One of the most frequently asked questions come from art collectors who want to know more about caring for their art at home. Following are answers to your most common questions.
When selecting a location to display your works of art, a number of factors should be kept in mind:
- Rooms where windows are open will suffer from greater fluctuations in temperature and relative humidity. Exterior walls will be either warmer or colder and damper than interior walls in the same room.
- As a rule kitchens and bathrooms tend to be unfavorably warm and damp for hanging works of art.
- Areas above or immediately adjacent to heat sources like fireplaces, air vents, and radiators can be hot and dry and suffer from wide fluctuations in temperature and humidity.
- Basements are often cool and unsuitably damp.
- Attics are often poorly insulated and can have extreme fluctuations of outside temperatures.
- Ventilation gaps left between each object and the wall will prevent excessive cooling and dampness.
- Automatic portable humidifiers and dehumidifiers can contribute greatly to the stabilization of the relative humidity in a room when appropriately sized for the space.
Minimizing Light Damage to Art
Protection from Light: Please do not hang or store your art where sunlight can affect it. Ultraviolet light is one of the biggest reasons that art fades. Light damage is cumulative and irreversible. Light is necessary to view art, but at the same time can damage many of the materials found in paintings and works of art on paper. Light can fade pigments, and cause paper and textiles to discolor or become brittle.
Tips for Home
When hanging works of art in your home, there are many things that you can do to minimize the damage caused by light.
- Locate your pictures so that they will not be exposed to direct light. For instance, the wall opposite a window will get direct light, while the wall beside a window will not.
- Do not use “picture lights” designed to attach to frames. In addition to over-lighting, these cause local heating that is also damaging to works of art.
- Use incandescent light, which has no UV component, to light works of art. Select low wattage bulbs and use a dimmer switch to set the lighting at the minimum level which allows you viewing comfort.
- If fluorescent lights are used, UV filtering should be incorporated either as sleeves or lenses over the source of the light, or by using UV absorbing Plexiglas to glaze the works.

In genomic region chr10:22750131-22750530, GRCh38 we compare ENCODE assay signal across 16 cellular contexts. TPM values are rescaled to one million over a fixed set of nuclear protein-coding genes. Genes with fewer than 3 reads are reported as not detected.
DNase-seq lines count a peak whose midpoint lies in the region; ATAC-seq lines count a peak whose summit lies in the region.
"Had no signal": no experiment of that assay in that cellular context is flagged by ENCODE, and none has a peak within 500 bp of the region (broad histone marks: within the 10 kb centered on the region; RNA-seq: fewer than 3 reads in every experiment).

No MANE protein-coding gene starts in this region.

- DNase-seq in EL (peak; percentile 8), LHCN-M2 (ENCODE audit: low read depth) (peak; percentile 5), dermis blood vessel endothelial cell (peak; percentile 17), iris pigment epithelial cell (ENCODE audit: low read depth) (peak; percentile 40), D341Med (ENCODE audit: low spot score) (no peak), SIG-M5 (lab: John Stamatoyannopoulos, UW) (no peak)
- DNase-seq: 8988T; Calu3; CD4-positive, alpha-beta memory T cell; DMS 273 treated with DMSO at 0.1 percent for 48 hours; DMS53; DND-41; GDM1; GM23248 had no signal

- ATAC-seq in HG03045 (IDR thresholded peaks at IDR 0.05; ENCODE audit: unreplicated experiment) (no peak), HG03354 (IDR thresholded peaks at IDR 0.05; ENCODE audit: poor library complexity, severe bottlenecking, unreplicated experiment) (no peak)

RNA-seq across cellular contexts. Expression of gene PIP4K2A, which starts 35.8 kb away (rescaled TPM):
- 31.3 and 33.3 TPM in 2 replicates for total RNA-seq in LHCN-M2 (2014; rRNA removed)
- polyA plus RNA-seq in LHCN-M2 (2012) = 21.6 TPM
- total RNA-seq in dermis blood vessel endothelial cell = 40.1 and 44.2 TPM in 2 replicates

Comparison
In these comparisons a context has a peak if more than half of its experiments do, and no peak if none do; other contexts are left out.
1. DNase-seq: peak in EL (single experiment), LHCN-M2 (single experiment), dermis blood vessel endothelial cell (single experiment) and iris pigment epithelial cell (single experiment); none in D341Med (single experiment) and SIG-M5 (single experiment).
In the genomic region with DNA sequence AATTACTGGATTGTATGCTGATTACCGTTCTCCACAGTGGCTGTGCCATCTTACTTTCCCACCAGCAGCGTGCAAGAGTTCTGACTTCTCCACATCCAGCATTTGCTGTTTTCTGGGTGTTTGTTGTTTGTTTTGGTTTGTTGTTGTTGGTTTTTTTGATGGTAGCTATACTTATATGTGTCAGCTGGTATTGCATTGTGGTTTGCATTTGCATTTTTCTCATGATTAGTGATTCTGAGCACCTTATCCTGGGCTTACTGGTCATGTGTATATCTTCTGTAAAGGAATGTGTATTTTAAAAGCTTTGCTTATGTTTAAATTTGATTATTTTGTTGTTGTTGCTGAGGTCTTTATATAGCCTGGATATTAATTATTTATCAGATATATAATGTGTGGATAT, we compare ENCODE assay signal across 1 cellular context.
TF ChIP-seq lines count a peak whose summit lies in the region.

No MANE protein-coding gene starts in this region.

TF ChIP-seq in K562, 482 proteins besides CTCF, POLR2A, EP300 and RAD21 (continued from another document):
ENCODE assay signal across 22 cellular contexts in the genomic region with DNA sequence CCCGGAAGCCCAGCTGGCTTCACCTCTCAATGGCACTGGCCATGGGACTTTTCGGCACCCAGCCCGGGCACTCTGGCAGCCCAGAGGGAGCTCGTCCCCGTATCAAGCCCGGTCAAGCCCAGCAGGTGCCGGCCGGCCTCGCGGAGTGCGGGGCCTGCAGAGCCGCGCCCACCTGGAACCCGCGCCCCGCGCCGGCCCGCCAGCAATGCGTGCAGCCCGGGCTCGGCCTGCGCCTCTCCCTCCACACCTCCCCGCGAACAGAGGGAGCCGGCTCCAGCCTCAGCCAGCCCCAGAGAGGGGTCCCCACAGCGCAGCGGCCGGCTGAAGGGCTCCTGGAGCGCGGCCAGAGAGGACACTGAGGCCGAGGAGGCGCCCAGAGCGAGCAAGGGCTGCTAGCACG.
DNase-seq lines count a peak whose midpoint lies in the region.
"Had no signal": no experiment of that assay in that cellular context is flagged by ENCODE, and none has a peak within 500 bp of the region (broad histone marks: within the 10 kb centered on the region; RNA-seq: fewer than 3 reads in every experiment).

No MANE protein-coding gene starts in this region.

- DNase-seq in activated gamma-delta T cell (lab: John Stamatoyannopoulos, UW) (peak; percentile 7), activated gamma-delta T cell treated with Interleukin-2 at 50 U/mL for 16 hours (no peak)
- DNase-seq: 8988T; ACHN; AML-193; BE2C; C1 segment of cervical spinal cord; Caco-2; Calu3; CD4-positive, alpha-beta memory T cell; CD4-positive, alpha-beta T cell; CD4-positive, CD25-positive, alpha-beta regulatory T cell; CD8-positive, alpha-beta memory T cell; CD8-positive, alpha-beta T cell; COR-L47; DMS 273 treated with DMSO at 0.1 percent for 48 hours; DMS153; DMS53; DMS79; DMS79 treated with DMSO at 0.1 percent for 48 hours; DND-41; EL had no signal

If you are collecting paintings, photographs, framed drawings, and most sculpture made from a hard material – bronze, plastic, etc. – there are some basic rules to follow when cleaning your art.
Provided that there are no signs of loose or flaking paint, a painting may be safely dusted using a clean, soft, natural-hair artists’ brush (3.5cm to 5cm tip), a soft sable make up brush, badger hair or a soft white bristle Japanese brush. The painting should be positioned on a clean padded surface and held upright at a forward angle so the dust falls away from the face of the painting. Brushing is carried out slowly and very gently in one direction across or down the painting followed by a second brushing in the opposite direction.
Brushing painting having a matte surface (lean in binder or loaded with pigments) may burnish the painting and leave an undesirable glossy, permanent imprint. In this case, brushing should be avoided.
Never use dry or moist dust cloths, stiff bristle brushes, or feather dusters to dust a painting. Threads from dust cloths may catch on areas of raised paint, moisture may cause subsequent loss of paint, and both bristle-haired brushes and feather dusters can scratch the surface of a painting.
Pollutants and particles: If you live in an urban area, you know exactly what surface grime from exhaust looks like. And those of you in dry, dusty areas of the country know just how often you need to dust. Make sure not to forget the art!
Art behind plexi-glass or glass can be gently wiped with a damp soft cloth. What about those unframed pieces or pieces with no glass? If you can keep them AWAY from exposure to dirt, dust and pollutants, that is the safest way to protect them. A portable air cleaner can be used to attract and trap dust particles.
Use a plastic cleaner, not commercial glass cleaner, on Plexiglas. Apply the plastic cleaner with a soft non-abrasive cloth. NOTE: Spray the cleaning solution on the cloth, never directly onto glass or Plexiglas.